December 14, 2010 by David Gillaspie
The Road To Rock And The Long Way Back
You hear the call. You feel the need to join the tribe for another celebration.
You find a place to pitch a tent in the mud.
That was then.
Now, Ray borrowed his wife’s mini-van for the drive from Portland to Tacoma to see Pink Floyd. He and Jay packed it for the trip.
“It’s not really Pink Floyd. It’s Roger Waters,” Jay said.
“Isn’t he the writer behind the scenes?” Ray asked.
“That would be David Gilmour now. Roger Waters isn’t in Pink Floyd anymore.”
“So we’re not going to see Pink Floyd?”
Ray loaded a sleeping bag, a shoulder bag, and a bag of food for the road. The radio spelled out the weather. Both men stopped to listen.
“Today will be a weather event. It won’t be as destructive as the floods and winds of ’96, but it will be a significant weather event.”
“Weather event?” Ray said.
“In case we get a tsunami from the sky. That way they’re covered.”
Ray threw in a raincoat, an overcoat, and three umbrellas.
“This ought to balance the danger of a weather event,” he said. “Or maybe we shouldn’t go?”
“We’re going. Unless there’s a landslide event, or an earthquake event, we’re going.”
They got in the car. Jay plugged in The Wall.
“Let me get this straight one more time,” Ray said. “The Wall is by Pink Floyd, right? Roger Waters was in Pink Floyd when he wrote The Wall and all, but now he’s not? And he’s touring behind The Wall without the Floyd?”
The skies opened with a deluge that would last two days. Roads couldn’t drain fast enough.
“It’s not a concert, it’s a stage show,” Jay said.
“Like Mamma Mia ‘The Musical?'” Ray said. “I saw it with my wife and loved it. A lot of guys wandered around during intermission struggling with why they loved it too. You could see it on their faces. Probably like that at The Wall.”
“Pink Floyd is not ABBA,” Jay said.
“Neither is Roger Waters. If you had seen Mamma Mia, you wouldn’t slam ABBA like that.”
“It’s okay. I’ve heard the tone before. Everyone likes ABBA, not everyone admits it.”
Jay looked out his window.
Puddling rain sent cars twisting across the road at freeway speed. Ray slowed down and settled in.
The Tacoma motel had a Fife, WA address. While Ray and Jay waited to register, a man barged into the lobby.
“What is it with the cops here, man,” he shouted. “They shine a light on me, they pull me over like I’m a criminal. I’m no criminal, man. What is wrong with them?”
The clerk didn’t look up. One of them said, “That’s just how it is in Fife.”
The guys found their room and turned on the television. A six year old University of Washington basketball game played on the screen. Brandon Roy of the Portland Trailblazers ran with ease.
Ray looked at the young Roy, now hobbled with bone on bone knees; Jay looked at the smoke coming from behind the cabinet.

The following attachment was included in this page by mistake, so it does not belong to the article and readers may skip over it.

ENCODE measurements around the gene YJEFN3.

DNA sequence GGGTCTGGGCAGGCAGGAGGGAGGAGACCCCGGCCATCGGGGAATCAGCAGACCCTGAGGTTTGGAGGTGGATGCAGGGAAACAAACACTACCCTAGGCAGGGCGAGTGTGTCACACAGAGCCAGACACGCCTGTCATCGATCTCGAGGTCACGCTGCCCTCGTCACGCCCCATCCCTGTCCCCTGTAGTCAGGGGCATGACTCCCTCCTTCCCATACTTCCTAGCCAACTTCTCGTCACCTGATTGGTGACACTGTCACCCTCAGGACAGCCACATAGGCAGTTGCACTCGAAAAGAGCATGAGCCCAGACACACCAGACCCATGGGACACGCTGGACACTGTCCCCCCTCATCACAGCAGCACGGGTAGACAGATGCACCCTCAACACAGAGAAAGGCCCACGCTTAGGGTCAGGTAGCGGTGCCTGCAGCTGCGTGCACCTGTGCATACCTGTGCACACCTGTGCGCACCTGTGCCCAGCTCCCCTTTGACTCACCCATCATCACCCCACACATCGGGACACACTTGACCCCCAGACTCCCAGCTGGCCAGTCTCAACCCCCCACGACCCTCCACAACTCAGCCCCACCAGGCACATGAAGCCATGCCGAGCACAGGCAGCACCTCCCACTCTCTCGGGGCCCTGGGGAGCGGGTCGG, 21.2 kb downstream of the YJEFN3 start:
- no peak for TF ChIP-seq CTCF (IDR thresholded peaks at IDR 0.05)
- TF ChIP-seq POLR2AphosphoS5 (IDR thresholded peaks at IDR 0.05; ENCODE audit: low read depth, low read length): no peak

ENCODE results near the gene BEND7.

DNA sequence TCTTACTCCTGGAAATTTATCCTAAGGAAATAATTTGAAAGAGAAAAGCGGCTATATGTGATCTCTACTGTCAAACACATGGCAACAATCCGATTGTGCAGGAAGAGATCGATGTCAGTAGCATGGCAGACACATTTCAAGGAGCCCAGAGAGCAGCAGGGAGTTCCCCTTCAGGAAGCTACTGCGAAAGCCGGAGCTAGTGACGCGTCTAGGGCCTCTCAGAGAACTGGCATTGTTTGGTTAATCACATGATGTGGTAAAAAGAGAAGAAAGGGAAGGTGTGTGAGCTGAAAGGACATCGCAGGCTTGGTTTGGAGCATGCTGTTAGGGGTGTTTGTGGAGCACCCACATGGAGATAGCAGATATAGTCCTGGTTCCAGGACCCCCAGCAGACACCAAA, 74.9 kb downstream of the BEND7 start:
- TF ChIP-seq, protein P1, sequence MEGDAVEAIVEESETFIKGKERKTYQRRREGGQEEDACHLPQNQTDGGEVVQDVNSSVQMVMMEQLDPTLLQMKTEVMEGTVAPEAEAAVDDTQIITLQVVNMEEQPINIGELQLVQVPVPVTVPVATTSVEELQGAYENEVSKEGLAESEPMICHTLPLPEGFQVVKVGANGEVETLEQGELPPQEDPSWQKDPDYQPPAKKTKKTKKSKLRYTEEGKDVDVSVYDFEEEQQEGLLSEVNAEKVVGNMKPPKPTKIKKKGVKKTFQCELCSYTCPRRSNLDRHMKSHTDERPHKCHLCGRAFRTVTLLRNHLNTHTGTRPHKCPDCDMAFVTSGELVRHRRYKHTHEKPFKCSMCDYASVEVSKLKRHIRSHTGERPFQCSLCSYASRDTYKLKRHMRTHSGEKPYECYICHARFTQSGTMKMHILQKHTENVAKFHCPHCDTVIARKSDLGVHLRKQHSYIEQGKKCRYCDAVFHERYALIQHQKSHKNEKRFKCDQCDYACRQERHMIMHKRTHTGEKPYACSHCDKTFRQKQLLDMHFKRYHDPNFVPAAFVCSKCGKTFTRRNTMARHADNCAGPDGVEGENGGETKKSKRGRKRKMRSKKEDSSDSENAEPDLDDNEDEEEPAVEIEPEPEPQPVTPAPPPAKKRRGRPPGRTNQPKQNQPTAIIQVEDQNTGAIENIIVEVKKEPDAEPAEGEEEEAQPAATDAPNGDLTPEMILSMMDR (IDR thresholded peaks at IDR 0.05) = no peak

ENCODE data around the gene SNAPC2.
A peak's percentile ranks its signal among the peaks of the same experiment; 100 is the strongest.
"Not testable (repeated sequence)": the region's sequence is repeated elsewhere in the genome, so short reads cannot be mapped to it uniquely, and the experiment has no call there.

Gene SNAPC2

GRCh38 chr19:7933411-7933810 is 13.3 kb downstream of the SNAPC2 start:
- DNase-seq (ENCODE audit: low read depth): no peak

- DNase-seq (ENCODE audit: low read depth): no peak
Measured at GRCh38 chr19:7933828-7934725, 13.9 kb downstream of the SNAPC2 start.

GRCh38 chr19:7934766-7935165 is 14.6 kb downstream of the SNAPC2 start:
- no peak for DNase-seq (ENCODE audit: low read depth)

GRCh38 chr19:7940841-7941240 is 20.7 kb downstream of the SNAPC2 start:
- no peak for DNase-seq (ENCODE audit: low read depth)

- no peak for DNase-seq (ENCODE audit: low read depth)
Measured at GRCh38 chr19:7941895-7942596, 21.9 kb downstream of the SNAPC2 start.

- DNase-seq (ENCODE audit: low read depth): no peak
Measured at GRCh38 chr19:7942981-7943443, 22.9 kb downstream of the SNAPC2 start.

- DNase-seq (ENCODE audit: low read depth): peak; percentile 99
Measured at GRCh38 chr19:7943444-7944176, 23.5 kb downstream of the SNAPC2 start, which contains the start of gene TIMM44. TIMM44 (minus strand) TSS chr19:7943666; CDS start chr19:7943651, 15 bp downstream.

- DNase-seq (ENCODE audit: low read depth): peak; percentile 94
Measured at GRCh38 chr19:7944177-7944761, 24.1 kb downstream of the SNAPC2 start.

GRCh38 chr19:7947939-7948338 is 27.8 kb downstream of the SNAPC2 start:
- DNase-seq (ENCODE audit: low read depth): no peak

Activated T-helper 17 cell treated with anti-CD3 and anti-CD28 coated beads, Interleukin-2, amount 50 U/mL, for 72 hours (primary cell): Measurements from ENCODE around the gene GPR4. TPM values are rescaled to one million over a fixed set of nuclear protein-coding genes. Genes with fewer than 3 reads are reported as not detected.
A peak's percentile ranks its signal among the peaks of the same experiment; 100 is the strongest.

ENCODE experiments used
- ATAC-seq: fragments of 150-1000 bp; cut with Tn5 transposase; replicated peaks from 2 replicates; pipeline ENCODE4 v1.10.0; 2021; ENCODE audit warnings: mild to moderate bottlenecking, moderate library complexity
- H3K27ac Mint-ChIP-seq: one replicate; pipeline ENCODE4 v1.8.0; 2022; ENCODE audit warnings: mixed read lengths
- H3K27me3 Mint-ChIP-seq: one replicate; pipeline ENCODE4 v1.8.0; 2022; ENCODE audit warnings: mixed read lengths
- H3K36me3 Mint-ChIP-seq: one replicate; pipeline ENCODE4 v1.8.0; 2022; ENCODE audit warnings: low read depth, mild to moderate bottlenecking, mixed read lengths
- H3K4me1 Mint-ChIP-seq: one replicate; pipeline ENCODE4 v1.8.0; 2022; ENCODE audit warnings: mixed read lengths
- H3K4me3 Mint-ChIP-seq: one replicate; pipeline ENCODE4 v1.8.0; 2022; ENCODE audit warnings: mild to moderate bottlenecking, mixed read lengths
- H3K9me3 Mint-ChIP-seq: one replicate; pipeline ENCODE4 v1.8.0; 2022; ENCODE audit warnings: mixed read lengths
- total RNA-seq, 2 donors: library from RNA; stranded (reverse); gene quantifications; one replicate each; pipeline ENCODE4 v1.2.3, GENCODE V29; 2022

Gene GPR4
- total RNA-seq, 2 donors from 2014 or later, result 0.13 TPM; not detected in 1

The screen clicked to black and a high-pitched squeal filled the room, along with burnt-wire smoke.
“It’s on fire,” Jay said.
“Yep, Roy was hot then.”
“The television is on fire. Unplug it.”
“And get shocked?”
Jay pulled the plug.
“This ain’t right,” he said.
“That’s just how it is in Fife.”
They left the smoking TV on the balcony and headed for the Tacoma Dome. Traffic lined up three miles away.
After The Wall, they joined the traffic leaving the parking lot.
“I’ve seen KISS on tv with all their fireworks. The Wall had as much stuff blasting as a KISS concert,” Ray said.
“It’s not ABBA and it’s not KISS. It’s Roger Waters. It’s his Wall.”
“It’s not Pink Floyd.”
“The Wall was a movie. The show is like the movie, except it’s more interactive with the audience.”
“I noticed everyone knew all the words to all the songs. They knew when to react, like the midnight audience for Rocky Horror Picture Show. I wanted to throw some rice at The Wall.”
“Not that interactive.”
“When Roger played Mother with a video of him playing Mother from 1980 running on The Wall, I thought of Hank Sr and Jr singing ‘There’s A Tear In My Beer’, and Nat and Natalie Cole singing ‘Unforgettable.’ It’s a new tradition.”
“It’s not the same.”
“What about the black trench coat and red arm band?”
“There was some Hitler in there.”
“Instead of a crooked cross symbol, it used crossed hammers.”
“And the audience knew when to raise their arms in a cross like they do for Static X.”
“It’s not the same.”
Instead of returning to their room with the wire-fire stench, they stopped at a casino. They waited at the bottom of a stairway to a nightclub.
“The Wall covers it, but what is it trying to say?” Ray said. “It’s a concept album, a movie, and a concert, but what is it about?”
“It’s anti-war, anti-government, anti-killing. It’s the bombers dropping bombs shaped like Stars of David, and crosses, and hammers and sickles, and everything else. It’s an in-your-face demand that you re-evaluate your positions and opinions and do something about it.”
“Do something, huh?”
A man with a metal wand checked customers for weapons before letting them go upstairs.
Inside the club, music blared over a dance floor with everyone synched to the Electric Slide. Blue-shirted security staff cruised by every ten seconds.
“I think Roger Waters would love this place.”
“His next concept album could be The Dance Floor. It’s all here, nazi-like guards, robotic dancers, and a man waving a weapon detecting wand deciding who gets in and who doesn’t.”
“From The Wall to The Floor.”
“He’ll work it out.”
The best dancer on The Floor left her partner to stand in front of Jay.
She locked eyes.
“We could dance, or just stand here. I’m good either way,” she said, bumping to the beat. “You look like a dancer I need tonight.”
“He’s dancing with a blackjack table in five minutes, but it looks fun.”
A few girls from The Floor slid over, trapping Ray and Jay with their moves. One, a Gabriel Reece clone, flowed like rippling water and glided like a perfect snowflake.
“What would Roger Waters do?”